2) Full blood count, U+E, glucose, CRP: the CRP value is significantly lower in drug-induced acute pancreatitis and a raised bilirubin and serum aminotransferase is suggestive of gall stones. Low serum calcium levels are quite common in acute pancreatitis and hypocalcaemia is also relatively common.
3) Plain erect abdominal x-ray: this is done to exclude other causes of the symptoms such as intestinal obstruction or perforation.
4) Chest x-ray: this can show if there is a rise in one hemidiaphragm, acute respiratory distress syndrome or pleural effusions which can occur in severe cases of acute pancreatitis.
5) CT with contrast enhancement: this can be diagnostic if clinical results were inconclusive. CT may show swelling, fluid collection and change in the density of the gland.
6) Ultrasound: this is useful to see if the pancreas is swollen and if the common bile duct is dilated. It can also detect gallstones (5).
In mild cases management is on a general medical ward. Analgesia is given to relieve the pain, usually with pethidine. Morphine is not usually used as it can have a spastic effect on the sphincter of Oddi (4). The patient is given intravenous fluids and not allowed to take anything my mouth. If the patient is vomiting severely then a nasogastic tube is considered. Oral fluids and solids can be taken once symptoms have cleared and blood tests are normal. The cause must then be treated, for example if gallstones were the cause then they must be removed.
The severity of pancreatitis is determined by the Glasgow score or Ranson criteria which looks at patient demographics, electrolytes and enzyme levels on admission and 48 hours later (see 1)
Glasgow prognostic score
* Age >55 years
* WBC >15 x109/l
* Urea >16mmol/l
* Glucose >10mmol/l
* pO2 <8kPa (60mmhg)
* Albumin <32g/l
* Calcium <2mmol/l
* LDH >600 units/l
* AST/ALT >200 units
* Age >55 years
* WBC >15 x109/l
* Glucose >10mmol/l
* LDH >600 units/l
* SGOT >250 units/l
* Haematocrit fall 10%
* Urea increase >8mg/dl
* Serum Ca <8mg/dl
* Arterial O2 saturation <60mmHg
* Base deficit >4meq/l
* Estimated fluid sequestration >600ml
In Severe cases the patent is treated in ITU. There is a high chance of multiple organ failure and infected pancreatic necrosis in these patients so if there is evidence to suggest this then intravenous antibiotics should be administered straight away.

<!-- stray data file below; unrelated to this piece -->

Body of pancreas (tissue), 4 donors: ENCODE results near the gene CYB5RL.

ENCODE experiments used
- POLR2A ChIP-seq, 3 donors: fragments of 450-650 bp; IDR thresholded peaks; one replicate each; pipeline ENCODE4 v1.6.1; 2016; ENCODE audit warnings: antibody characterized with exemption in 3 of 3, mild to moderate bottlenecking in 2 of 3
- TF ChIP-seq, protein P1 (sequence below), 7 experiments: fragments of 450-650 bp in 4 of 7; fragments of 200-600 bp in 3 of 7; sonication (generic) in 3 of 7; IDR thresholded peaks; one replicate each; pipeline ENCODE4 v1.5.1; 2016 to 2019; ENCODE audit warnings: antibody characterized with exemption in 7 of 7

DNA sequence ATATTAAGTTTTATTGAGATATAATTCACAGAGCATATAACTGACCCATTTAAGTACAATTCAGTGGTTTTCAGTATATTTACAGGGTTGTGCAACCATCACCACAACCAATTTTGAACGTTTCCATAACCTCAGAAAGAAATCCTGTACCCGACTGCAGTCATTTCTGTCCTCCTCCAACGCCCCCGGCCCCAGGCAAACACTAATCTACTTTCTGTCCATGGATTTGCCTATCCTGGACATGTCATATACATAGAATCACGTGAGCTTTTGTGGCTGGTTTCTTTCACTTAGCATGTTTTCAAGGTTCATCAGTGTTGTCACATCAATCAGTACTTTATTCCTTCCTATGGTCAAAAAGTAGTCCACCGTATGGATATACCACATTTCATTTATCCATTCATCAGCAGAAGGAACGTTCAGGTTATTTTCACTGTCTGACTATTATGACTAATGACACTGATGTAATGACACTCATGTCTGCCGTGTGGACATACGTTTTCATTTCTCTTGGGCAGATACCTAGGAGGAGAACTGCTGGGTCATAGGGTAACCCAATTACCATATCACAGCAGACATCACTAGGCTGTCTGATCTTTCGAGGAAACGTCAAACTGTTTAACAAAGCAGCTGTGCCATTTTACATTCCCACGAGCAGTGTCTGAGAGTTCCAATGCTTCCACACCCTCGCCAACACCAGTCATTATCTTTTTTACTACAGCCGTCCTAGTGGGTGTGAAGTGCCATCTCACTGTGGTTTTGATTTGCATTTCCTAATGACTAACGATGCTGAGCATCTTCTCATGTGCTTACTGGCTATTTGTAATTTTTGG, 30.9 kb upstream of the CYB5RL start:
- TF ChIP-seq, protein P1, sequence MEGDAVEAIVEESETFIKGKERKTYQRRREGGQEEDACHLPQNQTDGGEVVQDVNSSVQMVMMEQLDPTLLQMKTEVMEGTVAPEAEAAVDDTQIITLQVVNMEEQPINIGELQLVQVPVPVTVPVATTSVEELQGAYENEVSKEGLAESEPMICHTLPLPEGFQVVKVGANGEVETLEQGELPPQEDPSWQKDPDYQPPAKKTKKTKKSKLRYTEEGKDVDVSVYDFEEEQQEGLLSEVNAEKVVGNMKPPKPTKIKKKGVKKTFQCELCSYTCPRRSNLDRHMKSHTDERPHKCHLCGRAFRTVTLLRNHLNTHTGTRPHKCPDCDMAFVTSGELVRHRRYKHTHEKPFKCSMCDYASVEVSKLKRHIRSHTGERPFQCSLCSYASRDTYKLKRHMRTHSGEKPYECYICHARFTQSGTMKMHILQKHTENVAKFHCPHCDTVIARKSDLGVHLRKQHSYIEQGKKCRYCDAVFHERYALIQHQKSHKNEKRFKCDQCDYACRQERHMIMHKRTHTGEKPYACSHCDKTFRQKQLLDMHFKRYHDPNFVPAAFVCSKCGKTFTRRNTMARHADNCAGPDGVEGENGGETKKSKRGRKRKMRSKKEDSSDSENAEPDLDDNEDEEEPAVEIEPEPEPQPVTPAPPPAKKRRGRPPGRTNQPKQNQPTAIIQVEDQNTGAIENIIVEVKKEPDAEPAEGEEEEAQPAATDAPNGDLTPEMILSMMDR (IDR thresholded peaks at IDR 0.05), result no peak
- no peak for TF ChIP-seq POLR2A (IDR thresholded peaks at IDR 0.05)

The patient should be fed via a nasogastric tube and where there are gallstones present and a high probability of a severe attack early ERCP should be done.
Pancreatic necrosis is likely if the CRP is rising and is confirmed by a CT scan. Infection occurs in 30-70% of cases of necrosis and this trebles the mortality risk. Fluid collections occurs in 30-50% of patients with acute pancreatitis but in most cases resolves spontaneously. Pancreatic abscess, acute pseudocysts and pancreatic ascites can also occur (6).
These include pulmonary oedema, pleural effusions and ARDS with regards to the respiratory system and hypovolamenia and shock with regards to the cardiovascular system. Other complications include: disseminated intravascular coagulopathy, renal dysfunction, hypocalcaemia, hypomagnesaemia, hyperglycaemia and GI haemorrhage (6).
Acute pancreatitis is a disease in which there is inflammation of the pancreas. Acute abdominal pain and vomiting are the most common symptoms and increased serum concentrations of the enzymes amylase and lipase can confirm the diagnosis. Injury to the pancreas is mild in 80% of patients who recover well without complications. The rest have a more severe disease and present with local and systemic complications.
Alcohol abuse and gall stones are the two most common causes of acute pancreatitis in adults and treatment of mild pancreatitis is supportive and more serious disease needs intervention from quite a few members of the multidisciplinary team (5).
Improving the understanding of the pathophysiology and better investigation of the disease severity should improve the management and outcome of this compound disease (5).